What is healthcare in Portugal like?

Facilities and Health Information

Good medical care is available, but facilities may be limited outside urban areas. Public hospitals offer services at costs lower than private hospitals, but sometimes do not maintain the same comforts as hospitals in the United States. You should obtain insurance that covers medical services from a private Portuguese hospital or clinic. Private hospitals will ask for a credit card or other form of payment upon admission. In a life-threatening emergency, you can ask for a public ambulance by calling the national emergency response telephone number, 112. On the other hand, private ambulances should only be used for transport, not life-threatening emergencies, and usually require on-the-spot payment. Note that the responsiveness of emergency services is not up to U.S. standards.

Prescription Medicines: Travelers sometimes request that relatives or friends in the United States mail prescription medicines to them in Portugal, but doing so violates Portuguese law and usually results in the shipment of medications being impounded by the Portuguese customs office. When this occurs, your medications may not be released. If you use prescription medicine, you must bring a sufficient supply with you to cover your anticipated stay in Portugal, along with a copy of your physician's prescription. Should an unforeseen need for prescription refills or new medications arise, Portuguese pharmacies generally carry equivalent medications to those found in the United States; however, they may be sold under a different brand, may not be available in the same dosage, and may require a prescription from a local doctor.

Drinking Water Source - % of rural population improved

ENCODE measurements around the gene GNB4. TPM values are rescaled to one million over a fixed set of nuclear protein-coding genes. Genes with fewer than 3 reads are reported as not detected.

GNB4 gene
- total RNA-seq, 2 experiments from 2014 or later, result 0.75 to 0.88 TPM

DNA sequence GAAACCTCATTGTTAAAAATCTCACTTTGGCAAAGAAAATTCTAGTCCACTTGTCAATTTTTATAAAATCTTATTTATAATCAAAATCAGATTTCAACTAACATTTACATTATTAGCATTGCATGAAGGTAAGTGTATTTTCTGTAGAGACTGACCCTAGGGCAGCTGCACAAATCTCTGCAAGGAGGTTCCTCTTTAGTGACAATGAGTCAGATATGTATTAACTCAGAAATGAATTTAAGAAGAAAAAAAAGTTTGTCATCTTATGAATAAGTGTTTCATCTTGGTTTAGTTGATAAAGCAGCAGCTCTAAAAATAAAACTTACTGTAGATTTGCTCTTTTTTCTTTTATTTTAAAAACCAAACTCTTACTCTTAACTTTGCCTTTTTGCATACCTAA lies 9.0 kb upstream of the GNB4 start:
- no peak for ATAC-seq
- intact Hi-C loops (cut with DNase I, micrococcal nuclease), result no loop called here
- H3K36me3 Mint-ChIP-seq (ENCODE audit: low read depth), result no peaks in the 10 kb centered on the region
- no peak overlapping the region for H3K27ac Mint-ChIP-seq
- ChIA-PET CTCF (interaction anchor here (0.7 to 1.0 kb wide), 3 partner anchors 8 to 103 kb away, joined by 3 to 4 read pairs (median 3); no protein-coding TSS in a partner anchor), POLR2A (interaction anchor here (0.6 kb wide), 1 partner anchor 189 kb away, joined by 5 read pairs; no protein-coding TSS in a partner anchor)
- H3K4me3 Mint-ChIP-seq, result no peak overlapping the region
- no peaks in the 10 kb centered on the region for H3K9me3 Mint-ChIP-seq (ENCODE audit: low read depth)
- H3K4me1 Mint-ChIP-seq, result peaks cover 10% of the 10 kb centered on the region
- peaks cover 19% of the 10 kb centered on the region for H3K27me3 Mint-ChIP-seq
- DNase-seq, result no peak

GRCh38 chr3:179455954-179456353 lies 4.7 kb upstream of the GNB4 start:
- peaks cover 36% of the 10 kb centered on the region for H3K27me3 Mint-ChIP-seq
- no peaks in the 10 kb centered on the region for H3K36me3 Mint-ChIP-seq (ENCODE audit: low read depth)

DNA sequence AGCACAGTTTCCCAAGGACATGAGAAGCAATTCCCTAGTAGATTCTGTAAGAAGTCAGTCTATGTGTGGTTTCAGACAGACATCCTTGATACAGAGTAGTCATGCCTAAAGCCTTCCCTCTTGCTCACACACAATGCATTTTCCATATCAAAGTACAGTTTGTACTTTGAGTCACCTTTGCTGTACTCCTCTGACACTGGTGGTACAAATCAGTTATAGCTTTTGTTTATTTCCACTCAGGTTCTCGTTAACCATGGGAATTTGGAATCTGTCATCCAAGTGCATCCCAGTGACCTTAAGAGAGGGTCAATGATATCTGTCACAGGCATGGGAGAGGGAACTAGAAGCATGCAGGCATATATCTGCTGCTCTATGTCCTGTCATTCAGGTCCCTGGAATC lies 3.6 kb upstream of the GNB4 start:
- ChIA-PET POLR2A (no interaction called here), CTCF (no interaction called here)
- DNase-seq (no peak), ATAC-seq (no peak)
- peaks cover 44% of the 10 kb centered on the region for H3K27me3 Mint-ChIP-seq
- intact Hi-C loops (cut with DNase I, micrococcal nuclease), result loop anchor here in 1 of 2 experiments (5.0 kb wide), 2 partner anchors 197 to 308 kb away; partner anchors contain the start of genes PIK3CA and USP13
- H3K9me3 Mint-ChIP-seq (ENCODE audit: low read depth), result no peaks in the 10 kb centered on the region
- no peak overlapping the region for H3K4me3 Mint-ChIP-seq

Drinking Water Source - % of total population unimproved


Drinking Water Source - % of urban population improved

improved: urban: 100% of population

rural: 99.7% of population

total: 99.9% of population

unimproved: urban: 0% of population

rural: 0.3% of population

total: 0.1% of population

HIV/AIDS - adult prevalence rate


Hospital Bed Density - beds/1,000 population


People Living with HIV/AIDS


Physicians Density - physicians/1,000 population


Sanitation Facility Access - % of urban population improved

improved: urban: 99.9% of population

rural: 100% of population

total: 99.9% of population

unimproved: urban: 0.1% of population

rural: 0% of population

total: 0.1% of population

Sanitation Facility Access - % of rural population improved


Disability Access In Portugal


While in Portugal, individuals with disabilities may find accessibility and accommodations considerably different from what is available in the United States. General information on this subject is available on the website of Portugal’s Tourism Board.

Public transportation: Public transportation vehicles in general have specially reserved seats for individuals with disabilities, but some vehicles may not be equipped to load and secure wheelchairs mechanically.